Nigerian Leader Proposes $24 Billion Spending for 2019

(Bloomberg) -- Nigerian President Muhammadu Buhari presented an 8.8 trillion-naira ($24.2 billion) budget for next year to lawmakers after the cabinet agreed to reduce spending plans as the nation struggles to meet revenue targets.

Nigeria, Africa’s biggest oil producer and most populous nation, has “recovered from recession” after a slump in 2016, Buhari told a joint session of the Senate and House of Representatives in the capital, Abuja, broadcast live on TV.

Key Insights:

  • President, cabinet members reviewed and approved next year’s spending plan on Dec. 7.
  • Nigeria’s budget has more than doubled since 2015 to 9.1 trillion naira this year and the spending cuts come as the country prepares to hold presidential vote in February.
  • The plan forecasts gross domestic product will expand 3 percent next year. It assumes oil output of 2.3 million barrels daily and crude at $60 per barrel, and is based on an exchange rate of 305 naira per dollar.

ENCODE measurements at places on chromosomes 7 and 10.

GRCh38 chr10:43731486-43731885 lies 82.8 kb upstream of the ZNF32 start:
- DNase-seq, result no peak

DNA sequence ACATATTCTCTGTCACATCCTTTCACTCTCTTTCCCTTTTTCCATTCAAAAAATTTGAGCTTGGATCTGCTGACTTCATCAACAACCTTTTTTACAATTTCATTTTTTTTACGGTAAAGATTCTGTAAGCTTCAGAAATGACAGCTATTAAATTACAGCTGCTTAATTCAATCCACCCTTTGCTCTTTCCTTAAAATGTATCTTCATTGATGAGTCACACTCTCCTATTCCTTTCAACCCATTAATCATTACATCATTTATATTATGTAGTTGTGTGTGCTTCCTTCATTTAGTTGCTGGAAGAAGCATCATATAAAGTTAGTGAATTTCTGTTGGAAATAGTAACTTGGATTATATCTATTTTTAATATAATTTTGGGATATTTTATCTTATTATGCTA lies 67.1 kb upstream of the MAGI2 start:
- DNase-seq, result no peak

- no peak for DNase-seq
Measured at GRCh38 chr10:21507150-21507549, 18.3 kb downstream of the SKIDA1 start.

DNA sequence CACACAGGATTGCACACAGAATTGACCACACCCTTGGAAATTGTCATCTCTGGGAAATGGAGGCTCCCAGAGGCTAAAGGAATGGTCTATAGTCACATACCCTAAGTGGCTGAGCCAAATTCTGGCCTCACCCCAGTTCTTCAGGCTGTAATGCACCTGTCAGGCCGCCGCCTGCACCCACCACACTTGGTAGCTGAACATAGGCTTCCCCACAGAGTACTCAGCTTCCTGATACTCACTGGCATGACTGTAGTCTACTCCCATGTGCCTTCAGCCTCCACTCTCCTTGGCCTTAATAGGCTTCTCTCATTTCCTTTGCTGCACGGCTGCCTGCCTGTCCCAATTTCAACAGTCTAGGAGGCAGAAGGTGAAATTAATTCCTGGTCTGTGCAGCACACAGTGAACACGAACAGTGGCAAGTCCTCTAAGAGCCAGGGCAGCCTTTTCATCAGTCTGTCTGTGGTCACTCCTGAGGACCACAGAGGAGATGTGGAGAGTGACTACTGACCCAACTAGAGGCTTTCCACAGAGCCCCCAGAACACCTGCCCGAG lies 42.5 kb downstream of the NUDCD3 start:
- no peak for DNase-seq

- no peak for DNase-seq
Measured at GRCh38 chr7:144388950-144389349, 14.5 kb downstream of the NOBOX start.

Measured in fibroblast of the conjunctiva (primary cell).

• “At $60, the benchmark price could be ambitious,” said Bismarck Rewane, chief executive officer of Financial Derivatives Co., a risk advisory group based in the commercial hub of Lagos. “It means there could be a shortfall. A shortfall would lead to a deficit and a supplementary budget would then be imminent.”
  • The budget seeks to cut the fiscal deficit to 1.86 trillion naira, or 1.3 percent of GDP. “This reduction is in line with our plans to progressively reduce deficits and borrowings over the medium term,” Buhari said.
  • Nigeria, which depends on crude exports for two-thirds of government revenue, has budgeted 65 billion naira for an amnesty program that provides training and rehabilitation for former armed militants in the oil region.
  • Chances of the budget proposal being passed before the Feb. 16 general election are “virtually nil,” New York-based risk-advisory group Teneo said in a Dec. 17 note. “Past budgets presented by the Buhari administration were only approved in the second quarter of the following year, and the incentive for the opposition to delay the process this time around is particularly high.”


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